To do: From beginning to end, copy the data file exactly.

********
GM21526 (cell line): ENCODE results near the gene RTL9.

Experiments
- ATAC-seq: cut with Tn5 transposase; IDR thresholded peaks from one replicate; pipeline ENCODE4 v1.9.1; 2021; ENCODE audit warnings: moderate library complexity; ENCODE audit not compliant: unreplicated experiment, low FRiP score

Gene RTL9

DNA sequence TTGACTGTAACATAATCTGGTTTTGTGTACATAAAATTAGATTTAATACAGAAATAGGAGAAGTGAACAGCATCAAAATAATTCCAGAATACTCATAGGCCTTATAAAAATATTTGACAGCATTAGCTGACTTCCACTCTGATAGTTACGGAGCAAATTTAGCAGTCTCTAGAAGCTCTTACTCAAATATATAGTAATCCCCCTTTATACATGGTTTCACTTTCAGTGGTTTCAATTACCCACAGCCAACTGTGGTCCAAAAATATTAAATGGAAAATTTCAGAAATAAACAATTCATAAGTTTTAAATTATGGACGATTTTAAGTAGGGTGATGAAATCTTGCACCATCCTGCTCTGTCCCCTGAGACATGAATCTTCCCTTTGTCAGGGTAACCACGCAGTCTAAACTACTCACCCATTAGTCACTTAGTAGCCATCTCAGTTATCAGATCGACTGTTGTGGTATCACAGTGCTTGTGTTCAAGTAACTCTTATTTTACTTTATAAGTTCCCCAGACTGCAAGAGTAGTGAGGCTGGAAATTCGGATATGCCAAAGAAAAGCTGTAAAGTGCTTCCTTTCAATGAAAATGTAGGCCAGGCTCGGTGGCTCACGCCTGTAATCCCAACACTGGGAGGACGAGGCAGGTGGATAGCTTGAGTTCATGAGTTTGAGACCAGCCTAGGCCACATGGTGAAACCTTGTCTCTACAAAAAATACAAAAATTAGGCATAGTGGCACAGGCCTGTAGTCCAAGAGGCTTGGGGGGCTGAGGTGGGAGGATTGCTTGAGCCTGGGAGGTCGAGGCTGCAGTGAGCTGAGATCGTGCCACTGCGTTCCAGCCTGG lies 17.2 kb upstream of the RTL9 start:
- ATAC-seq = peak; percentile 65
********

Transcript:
GM21526 (cell line): ENCODE results near the gene RTL9.

Experiments
- ATAC-seq: cut with Tn5 transposase; IDR thresholded peaks from one replicate; pipeline ENCODE4 v1.9.1; 2021; ENCODE audit warnings: moderate library complexity; ENCODE audit not compliant: unreplicated experiment, low FRiP score

Gene RTL9

DNA sequence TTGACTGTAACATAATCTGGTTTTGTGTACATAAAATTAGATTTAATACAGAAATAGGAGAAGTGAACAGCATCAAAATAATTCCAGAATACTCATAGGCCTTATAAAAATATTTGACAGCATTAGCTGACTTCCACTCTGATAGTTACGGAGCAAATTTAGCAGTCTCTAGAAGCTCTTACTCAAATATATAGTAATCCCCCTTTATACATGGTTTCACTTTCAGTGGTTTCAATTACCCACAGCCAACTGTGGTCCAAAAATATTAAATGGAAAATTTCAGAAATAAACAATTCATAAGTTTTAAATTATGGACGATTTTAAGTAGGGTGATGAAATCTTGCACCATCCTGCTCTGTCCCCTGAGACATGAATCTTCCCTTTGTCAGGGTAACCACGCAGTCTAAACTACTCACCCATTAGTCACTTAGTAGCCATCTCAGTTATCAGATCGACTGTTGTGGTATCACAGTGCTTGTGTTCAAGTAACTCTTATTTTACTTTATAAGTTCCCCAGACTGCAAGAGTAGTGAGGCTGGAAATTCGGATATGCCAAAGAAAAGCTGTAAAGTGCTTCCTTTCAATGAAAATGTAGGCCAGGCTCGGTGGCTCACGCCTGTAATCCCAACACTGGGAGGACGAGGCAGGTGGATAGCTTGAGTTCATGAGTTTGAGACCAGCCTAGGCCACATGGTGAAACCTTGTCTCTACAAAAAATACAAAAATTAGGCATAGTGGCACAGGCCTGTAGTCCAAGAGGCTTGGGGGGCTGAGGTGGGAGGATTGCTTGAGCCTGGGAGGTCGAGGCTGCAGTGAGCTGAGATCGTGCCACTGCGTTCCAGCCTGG lies 17.2 kb upstream of the RTL9 start:
- ATAC-seq = peak; percentile 65